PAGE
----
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I don’t know why, but in Japan the people love power metal. It’s common that European bands get even more recognition in the land of the rising sun than in their own countries. Besides, a lot of bands, when they get successful, record their live gigs in Japan and release them worldwide. Blind Guardian, Gamma Ray and Sonata Arctica, among others, have done it in a way of retribution to a country where the people really buy their music instead of simply download it.
For these reasons, in recent years the power metal scene in Japan has grown a lot, and new bands seems to get record deals more often. Some of them are pure crap (Ark Storm, Azrael, Prophesia), but sometimes you find some bands that really deserve attention, releasing CDs that can easily compete with the best European acts. Galneryus is one of those bands.
In this effort, Galneryus continues expanding their sound. This time the Japanese band gets heavier and adds elements that enhance the experience of listening to this piece of music. The key elements of this quintet are Yama-B and Syu and in this record both show that they get better through the years. Yama-B’s performance is stellar mainly because of his improved technique behind the mic. In previous records he was fairly OK, but had some problems when he tried to sing his vocal lines in a high pitched way. Now he’s singing with passion and a great sense of melody, reaching the highest notes without sounding strained or forced in any time. Even his English pronunciation has improved a lot since their early days and sometimes you can notice what he’s saying without reading the lyrics on paper.
And what can we say about Syu that haven’t been said before: this guy is a monstrous guitar player. Both in the songwriting area and doing his job with the six strings, Syu is just an awesome musician. His style mixes great shredding with heavy yet melodic leads and I can hear influences of Yngwie Malmsteen and Timo Tolkki in his style. The keyboard department dares the guitar with a little dose of fast solos too and I can’t avoid compare the sound of the keys in this CD with those of the Finnish scene, especially Sonata Arctica with that dramatic vibe in the atmospheres and the flashy soloing.
The rhythm section does its job efficiently. The bass is audible and the drums sound powerful and competent without abusing in the use of the double bass drums like some power metal bands tend to do.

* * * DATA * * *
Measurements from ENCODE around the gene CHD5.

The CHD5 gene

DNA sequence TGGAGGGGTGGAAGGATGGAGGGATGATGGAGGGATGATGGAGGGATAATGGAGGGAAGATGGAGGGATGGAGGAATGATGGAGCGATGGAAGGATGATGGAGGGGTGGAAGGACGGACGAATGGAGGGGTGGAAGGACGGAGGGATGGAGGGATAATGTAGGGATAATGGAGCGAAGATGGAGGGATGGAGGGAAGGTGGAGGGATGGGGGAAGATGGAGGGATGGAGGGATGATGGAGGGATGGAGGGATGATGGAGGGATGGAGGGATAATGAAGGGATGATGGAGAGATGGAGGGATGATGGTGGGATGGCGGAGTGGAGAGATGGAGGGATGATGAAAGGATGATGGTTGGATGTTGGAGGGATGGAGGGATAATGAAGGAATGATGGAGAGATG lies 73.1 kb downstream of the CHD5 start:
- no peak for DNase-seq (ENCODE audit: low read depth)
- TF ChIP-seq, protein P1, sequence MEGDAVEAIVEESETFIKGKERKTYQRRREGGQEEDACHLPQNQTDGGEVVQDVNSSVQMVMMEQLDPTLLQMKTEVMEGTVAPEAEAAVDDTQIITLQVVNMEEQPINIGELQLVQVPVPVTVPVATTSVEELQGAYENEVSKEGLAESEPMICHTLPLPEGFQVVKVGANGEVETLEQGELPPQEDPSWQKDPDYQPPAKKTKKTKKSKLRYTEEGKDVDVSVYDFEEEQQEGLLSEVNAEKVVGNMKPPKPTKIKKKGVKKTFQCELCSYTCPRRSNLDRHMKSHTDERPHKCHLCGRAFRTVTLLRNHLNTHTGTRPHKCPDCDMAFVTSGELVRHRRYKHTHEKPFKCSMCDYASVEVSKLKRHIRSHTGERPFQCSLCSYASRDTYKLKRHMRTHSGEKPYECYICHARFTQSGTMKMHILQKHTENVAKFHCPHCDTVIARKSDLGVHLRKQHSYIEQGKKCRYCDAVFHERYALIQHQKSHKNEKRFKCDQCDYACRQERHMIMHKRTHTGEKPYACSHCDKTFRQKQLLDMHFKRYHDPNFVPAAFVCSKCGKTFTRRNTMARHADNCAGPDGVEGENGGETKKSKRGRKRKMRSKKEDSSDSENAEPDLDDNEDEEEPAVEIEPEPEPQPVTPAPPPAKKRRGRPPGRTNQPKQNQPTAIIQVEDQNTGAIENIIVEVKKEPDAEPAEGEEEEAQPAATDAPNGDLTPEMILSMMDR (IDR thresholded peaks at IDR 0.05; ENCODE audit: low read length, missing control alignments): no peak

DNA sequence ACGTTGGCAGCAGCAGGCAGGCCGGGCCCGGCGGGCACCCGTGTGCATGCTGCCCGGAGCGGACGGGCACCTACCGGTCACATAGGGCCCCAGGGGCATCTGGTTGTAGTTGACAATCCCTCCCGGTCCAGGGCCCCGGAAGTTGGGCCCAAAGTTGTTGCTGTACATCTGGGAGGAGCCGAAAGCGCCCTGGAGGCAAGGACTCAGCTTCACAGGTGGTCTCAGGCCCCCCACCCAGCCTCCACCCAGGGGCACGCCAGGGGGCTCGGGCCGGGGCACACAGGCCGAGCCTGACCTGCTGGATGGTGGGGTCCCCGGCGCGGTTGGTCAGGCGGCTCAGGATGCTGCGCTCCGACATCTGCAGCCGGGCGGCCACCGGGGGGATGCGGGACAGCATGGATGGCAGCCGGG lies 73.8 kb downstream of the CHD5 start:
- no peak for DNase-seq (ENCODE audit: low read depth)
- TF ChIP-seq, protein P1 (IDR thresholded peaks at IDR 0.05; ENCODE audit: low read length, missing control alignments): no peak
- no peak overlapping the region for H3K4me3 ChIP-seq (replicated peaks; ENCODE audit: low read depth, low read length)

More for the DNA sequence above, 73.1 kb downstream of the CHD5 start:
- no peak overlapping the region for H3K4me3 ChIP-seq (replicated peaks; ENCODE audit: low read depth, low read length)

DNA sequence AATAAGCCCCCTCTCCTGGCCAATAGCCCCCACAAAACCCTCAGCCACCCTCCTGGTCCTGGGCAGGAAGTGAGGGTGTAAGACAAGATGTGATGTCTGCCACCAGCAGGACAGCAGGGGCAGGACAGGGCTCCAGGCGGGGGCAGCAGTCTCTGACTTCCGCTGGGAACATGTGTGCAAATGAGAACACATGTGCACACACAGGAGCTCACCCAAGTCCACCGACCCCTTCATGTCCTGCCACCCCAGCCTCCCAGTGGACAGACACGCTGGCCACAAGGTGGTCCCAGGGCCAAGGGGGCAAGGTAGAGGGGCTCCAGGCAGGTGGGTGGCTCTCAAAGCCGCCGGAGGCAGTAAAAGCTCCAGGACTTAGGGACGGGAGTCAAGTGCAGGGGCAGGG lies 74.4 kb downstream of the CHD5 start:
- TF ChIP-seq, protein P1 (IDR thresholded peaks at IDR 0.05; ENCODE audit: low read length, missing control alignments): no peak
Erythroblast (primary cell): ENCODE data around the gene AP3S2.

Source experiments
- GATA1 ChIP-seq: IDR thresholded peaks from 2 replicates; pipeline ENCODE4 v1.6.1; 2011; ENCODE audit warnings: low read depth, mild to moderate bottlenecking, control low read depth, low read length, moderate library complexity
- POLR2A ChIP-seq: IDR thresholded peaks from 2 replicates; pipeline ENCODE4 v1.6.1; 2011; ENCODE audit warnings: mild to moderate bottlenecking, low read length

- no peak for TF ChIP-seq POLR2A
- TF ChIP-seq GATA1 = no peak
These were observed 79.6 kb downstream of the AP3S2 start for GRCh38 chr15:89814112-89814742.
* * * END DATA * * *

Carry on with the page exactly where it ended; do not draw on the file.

The CD starts with “Arise”, which is the typical power metal instrumental intro that sets the mood for the real opener that’s entitled “Shriek of the Vengeance”. This song is a killer and from its first seconds you can notice that you’re about to begin an epic journey through lands ruled by knights with faces covered with blood and holy swords in their hands. Some of you may think that its chorus is a rip-off from a famous Pet Shop Boys tune, but it’s so great that I really don’t mind. Then we have the third track entitled “Raid Again”, which is a fast song with great riffs and catchy vocal lines. It’s definitely one of the best songs of the CD. Another highlights are the 6th track (“In the Cage”), which is a mid tempo song very reminiscent to the beginnings of Sonata Arctica with its strong sense of melody and simple but effective structure, and the 9th track entitled “Dawn of Tragedy” which is the only ballad of the record. This song has a very dramatic vibe and can’t avoid comparing it with the best ballads from Rhapsody that transported you to epic lands where to be defeated wasn’t an option because you were fighting for a superior ideal. I know some of you may think that these lyrical themes are just too cheesy and childish, but when I hear these songs my memories bring me back to when I was fourteen years old and couldn’t stop reading books from Tolkien, Moorcock or David Eddings.